Transportation Secretary Ray LaHood today announced a major change in how the U.S. funds transportation projects.
In a speech to the Transportation Research Board, LaHood discussed new guidelines for approving federal funding for transportation projects, and announced the revocation of standards set in 2005 by the Bush Administration.
“Our new policy for selecting major transit projects will work to promote livability rather than hinder it,” said Secretary LaHood. “We want to base our decisions on how much transit helps the environment, how much it improves development opportunities and how it makes our communities better places to live.”
The former criteria, set by the Bush White House in 2005, focused solely on cost and commute times, but today’s announcement marks an expansion of guidelines to focus equally on ‘livability’ factors - including economic development opportunities and environmental benefits.
The American Public Transportation Association, in a statement released by President William Millar, had high praise for the Department’s shift in funding priority, calling the change “a tremendous step forward,” and “an integral part of the solution in reducing our carbon emissions.”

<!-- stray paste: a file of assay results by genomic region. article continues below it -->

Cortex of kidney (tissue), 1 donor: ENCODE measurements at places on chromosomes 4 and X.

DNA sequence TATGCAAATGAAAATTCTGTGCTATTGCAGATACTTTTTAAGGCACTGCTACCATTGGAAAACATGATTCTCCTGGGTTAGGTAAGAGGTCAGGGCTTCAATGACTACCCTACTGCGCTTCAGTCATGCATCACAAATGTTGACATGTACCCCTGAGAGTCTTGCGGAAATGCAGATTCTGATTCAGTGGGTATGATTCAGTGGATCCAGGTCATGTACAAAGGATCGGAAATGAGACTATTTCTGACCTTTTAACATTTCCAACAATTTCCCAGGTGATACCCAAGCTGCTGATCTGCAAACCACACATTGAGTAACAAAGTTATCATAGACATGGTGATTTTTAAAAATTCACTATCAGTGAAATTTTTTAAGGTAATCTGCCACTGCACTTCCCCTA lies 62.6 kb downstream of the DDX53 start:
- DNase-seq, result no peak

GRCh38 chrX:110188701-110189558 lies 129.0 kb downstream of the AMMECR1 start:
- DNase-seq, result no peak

In addition to the new guidelines, Secy. LaHood said that the federal government would soon distribute $1.5 billion of stimulus funding to transportation projects across the U.S. deemed “innovative and important.”
Locally, projects like the Atlanta Beltline are focused on developing transportation alternatives that echo the sentiments expressed in Washington today, with an emphasis on community and environmental sustainability.
Following LaHood's announcement, Brian Leary, President & CEO of Atlanta BeltLine, Inc, expressed reassurance that ABI's efforts to transform the city of Atlanta were being paralleled by those of the Administration.
“This announcement is an encouraging sign from Washington, and further validation that holistic projects like the BeltLine will be key to solving the transportation issues of the 21st century.”
While a comprehensive list of potential qualifying projects has yet to be released by the DOT, pioneering initiatives such as Atlanta’s Beltline should have a strong case to make when the time comes to apportion the funds.